Combining dual G9a/DNMTs epigenetic inhibition and immunotherapy to treat metastatic melanoma

Lien De Beck, Robin Maximilian Awad, Yannick De Vlaeminck, Veronica Basso, Noelia Casares, Stefaan Verhulst, Edurne San José-Enériz, Kirsten De Ridder, Cleo Goyvaerts, Ken Maes, Karin Vanderkerken, Xabier Agirre, Filipe Prosper, Juan José Lasarte, Anna Mondino, Karine Breckpot

Onderzoeksoutput: Unpublished abstract

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The persistent high mortality rate in metastatic melanoma is a symptom of its rising incidence and the need for effective therapies. Previous research has held aberrations in epigenetic regulation partially accountable for the onset and progression of melanoma. While ongoing studies are testing epigenetic drugs targeting histone deacetylases (HDACs), we set out to examine the therapeutic potential of simultaneous inhibition of the histone methyltransferase G9a and DNA methyltransferases in the murine MO4 melanoma model.

Given the expected pleiotropic activity of G9a and DNMTs inhibition, RNA sequencing and Nanostring analysis were first adopted to scout effects of the dual G9a/DNMTs inhibitor CM272 on MO4 tumor cells in vitro and on the tumor in vivo. Significant changes were next validated in vitro. Finally, in vivo anti-tumor effects of CM272 were examined in combination with: (i) dendritic cell vaccination, (ii) adoptive T cell transfer, and (iii) anti-PD-1 immune checkpoint blockade.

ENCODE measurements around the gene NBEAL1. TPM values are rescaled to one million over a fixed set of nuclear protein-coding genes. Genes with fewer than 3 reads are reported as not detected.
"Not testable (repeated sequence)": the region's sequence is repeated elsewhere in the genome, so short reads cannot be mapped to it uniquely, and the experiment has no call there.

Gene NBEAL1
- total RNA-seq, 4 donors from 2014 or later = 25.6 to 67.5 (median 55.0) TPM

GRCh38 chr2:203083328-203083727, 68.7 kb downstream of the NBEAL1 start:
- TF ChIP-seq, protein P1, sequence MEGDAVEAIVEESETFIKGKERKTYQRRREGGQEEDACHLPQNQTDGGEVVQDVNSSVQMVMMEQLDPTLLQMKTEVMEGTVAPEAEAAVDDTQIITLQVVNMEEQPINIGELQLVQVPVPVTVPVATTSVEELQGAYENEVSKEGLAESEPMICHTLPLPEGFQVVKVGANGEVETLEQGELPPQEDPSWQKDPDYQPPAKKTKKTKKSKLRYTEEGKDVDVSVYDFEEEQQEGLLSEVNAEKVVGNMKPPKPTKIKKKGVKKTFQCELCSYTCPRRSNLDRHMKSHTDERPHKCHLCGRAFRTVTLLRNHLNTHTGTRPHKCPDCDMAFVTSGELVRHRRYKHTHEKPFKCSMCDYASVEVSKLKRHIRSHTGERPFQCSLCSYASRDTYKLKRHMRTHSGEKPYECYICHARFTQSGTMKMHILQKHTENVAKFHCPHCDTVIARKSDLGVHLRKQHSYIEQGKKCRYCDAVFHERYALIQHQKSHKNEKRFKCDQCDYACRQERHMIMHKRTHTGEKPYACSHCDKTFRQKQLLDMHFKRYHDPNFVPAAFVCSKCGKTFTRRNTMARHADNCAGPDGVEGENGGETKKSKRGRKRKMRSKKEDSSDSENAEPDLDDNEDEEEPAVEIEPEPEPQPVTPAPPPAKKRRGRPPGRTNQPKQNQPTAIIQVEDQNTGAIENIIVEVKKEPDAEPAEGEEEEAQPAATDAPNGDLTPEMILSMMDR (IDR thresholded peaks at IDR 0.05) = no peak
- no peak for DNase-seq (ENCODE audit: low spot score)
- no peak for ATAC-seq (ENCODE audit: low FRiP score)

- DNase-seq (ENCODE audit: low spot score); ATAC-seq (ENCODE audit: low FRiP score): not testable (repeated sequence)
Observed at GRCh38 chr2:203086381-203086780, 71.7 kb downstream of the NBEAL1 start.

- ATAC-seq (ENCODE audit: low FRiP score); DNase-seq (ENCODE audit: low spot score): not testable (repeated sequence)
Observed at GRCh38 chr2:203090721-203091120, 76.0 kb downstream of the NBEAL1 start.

We found that CM272 was able to temporarily reduce tumor growth both in vitro and in vivo. RNA sequencing revealed that re-expression of p21 forced tumor cells to arrest in the G1 phase of cell cycle and subsequently undergo apoptosis, along with the induction of DNA damage and a type I interferon response. In vitro, CM272 did not prevent T cell activation or proliferation, and promoted tumor recognition by effector T cells. In vivo, CM272 temporarily delayed tumor growth creating a window-of-opportunity characterized by the induction of an inflammatory response and type I interferon signaling. We found that CM272 and dendritic cell vaccination or adoptive T cell therapy jointly delayed tumor growth thereby prolonging mouse survival.

In conclusion our study underlines the possibility to exploit a dual epigenetic drug targeting G9a and DNMTs against melanoma and combine it with active and adoptive immunotherapy. The drug exerts direct anti-tumor effects, shapes antigenicity and immunogenicity of tumor cells and the tumor immune contexture. As a consequence, the combination with tumor-specific dendritic cell vaccination and tumor-redirected TCR engineered T cell therapy results in cooperative anti-tumor effects. Further research is warranted to fully elucidate the mechanisms of actions and understand whether the approach could be translated to other tumor models.


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